Having to make mods to FD SCP’s Winders box. Had forgotten what a proctoscopy it is. Where’s the five pound sledge?
Can’t do anything without having to reboot after.
I now have considerable insight into why some humans want to hurt themselves. Winders gives you that perspective.
And how slow Winders downloads. Like paint drying. In a rainstorm
Out to the edge of week out. If I had known the air temperature is high enough I could have had constitutional. But I missed it and so I am the less. But I did run across another cartoon: [Link]
that brought back memories. One is that it was no problem to sleep in the computer center if one didn’t mind doing so on a linoleum or outdoor carpet (yuck!) floor. That was part of the society of mainframe computer centers in the punch card days, at least among the researchers. The ones I encountered working for Yankee government didn’t permit sleeping. In fact, they didn’t let you hang about. You just submitted your jobs at a window and came back later and checked if the runs were done. Come back too often pestering the clerk and your runs got “lost”.
The hard part was protecting the cards from the weather. Summer was worst. The humidity made them stick. Some folks powdered their cards but I just riffled them.
There was a special society that emerged after midnight: the truly serious. Some were just code fanatics but most were STEM nerds working on projects. Not the solitary stuff of desktops. Sleep was what you did while waiting for runs.
Into week out and "typical" weather persists. Minorly below the dihydrogen oxide phase shift temperature this morning. And no further insights from podcasts except don’t try Trisquel (sp?)
I ran across this cartoon: [Link]
and was rather bemused by it.
I keep getting encouraged to learn a new programming language. The most common mentioned is PYTHON since there is a scientific version of it. Complete with all sorts of libraries of maths routines that are singularly opaque and thus from my standpoint, not very trustable. I have even gone so far as to get a couple of texts on the language but so far not much progress.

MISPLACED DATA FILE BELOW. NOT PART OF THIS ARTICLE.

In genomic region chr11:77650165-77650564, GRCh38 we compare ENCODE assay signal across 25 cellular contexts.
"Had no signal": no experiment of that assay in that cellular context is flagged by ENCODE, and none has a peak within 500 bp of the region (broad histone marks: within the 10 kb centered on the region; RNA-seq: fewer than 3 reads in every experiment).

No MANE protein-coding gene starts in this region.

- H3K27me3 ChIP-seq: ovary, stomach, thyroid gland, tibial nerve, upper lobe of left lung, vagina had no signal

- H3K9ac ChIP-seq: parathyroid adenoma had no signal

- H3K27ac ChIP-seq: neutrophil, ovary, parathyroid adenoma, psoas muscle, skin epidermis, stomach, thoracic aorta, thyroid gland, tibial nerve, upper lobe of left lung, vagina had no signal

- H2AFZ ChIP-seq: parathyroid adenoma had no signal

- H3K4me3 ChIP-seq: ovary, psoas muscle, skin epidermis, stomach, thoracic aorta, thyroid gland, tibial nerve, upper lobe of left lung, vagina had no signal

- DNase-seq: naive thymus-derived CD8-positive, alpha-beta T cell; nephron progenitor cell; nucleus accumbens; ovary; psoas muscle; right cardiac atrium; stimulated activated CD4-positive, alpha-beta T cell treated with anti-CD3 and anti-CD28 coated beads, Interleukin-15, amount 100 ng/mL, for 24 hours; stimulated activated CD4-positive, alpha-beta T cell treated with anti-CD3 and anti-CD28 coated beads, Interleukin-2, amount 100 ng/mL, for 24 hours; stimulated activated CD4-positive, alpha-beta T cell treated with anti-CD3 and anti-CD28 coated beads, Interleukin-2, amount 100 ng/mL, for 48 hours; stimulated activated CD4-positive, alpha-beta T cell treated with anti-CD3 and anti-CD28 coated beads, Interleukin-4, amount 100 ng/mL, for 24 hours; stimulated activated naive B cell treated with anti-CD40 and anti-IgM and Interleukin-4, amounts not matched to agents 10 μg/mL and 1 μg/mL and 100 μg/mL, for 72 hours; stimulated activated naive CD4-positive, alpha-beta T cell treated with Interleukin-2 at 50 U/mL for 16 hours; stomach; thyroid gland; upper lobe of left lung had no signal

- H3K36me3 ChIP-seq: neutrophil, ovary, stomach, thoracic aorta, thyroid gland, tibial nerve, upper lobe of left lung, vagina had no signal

I have to admit that I don’t do much coding. Maybe a couple of programs a month. They tend to be fairly simple but more complicated than I can crunch in a spreadsheet. That’s the only merit of MegaHard’s EXCEL. You could code in it. That took care of 0.9 of my needs. But when I switched to Linux after I retired, I found that the FOSS spreadsheets were singularly deficient and the PASCAL compiler environments decidedly unBorland. So I went back to FORTRAN. Took me a day to get back to coding after a twenty-something year lapse. That’s a strong selling point of the language.
I have decided that one of the reasons I am almost uninterested in learning a new language is because the types of coding that most people do these days are of negative appeal. I have no desire to code web pages, or GUI interfaces. My interests lie exclusively – almost – in crunching numbers. Of course I need to analyze those numbers but there are lots of quite useful and adequate plotting and analysis clients available in Linux repositories.
Clearly, being retired removes the motivation of employment. Not that I would make an employable coder. I am too much a product of my times. I am a nerd first and a coder second. I went through college when you couldn’t be a STEM nerd and not code. Maybe not as well as a coding geek but well enough to do research. And that I still do. And I pretty well know that anything I need in the way of maths routines in FORTRAN, I can code. And probably better than the geeks.
FORTRAN Forever! (Cue the pipes!)
The great stressor looms. Today is the last day of week out and then we enter the week of the worst stress of the year. Not good. And then winter sets in for real.
I feel old.
On which azimuth, my colleague Mass Momentum, posted this article [Link] on the FaceScroll. It is a fairly balanced (?) discussion of the grrr brrr about electronics versus pen/paper/books for note taking and learning. Its chief advantage to me was to offer some new perspectives on the problem. Happily these perspectives tend to support the hypothesis I have been developing for some months.
My concern is a bit larger than what is portrayed in these articles. My concern is about learning and composition. To me learning means not only what I get out of "books" – information sources – but also research, and composition includes note-taking but also report writing and the like.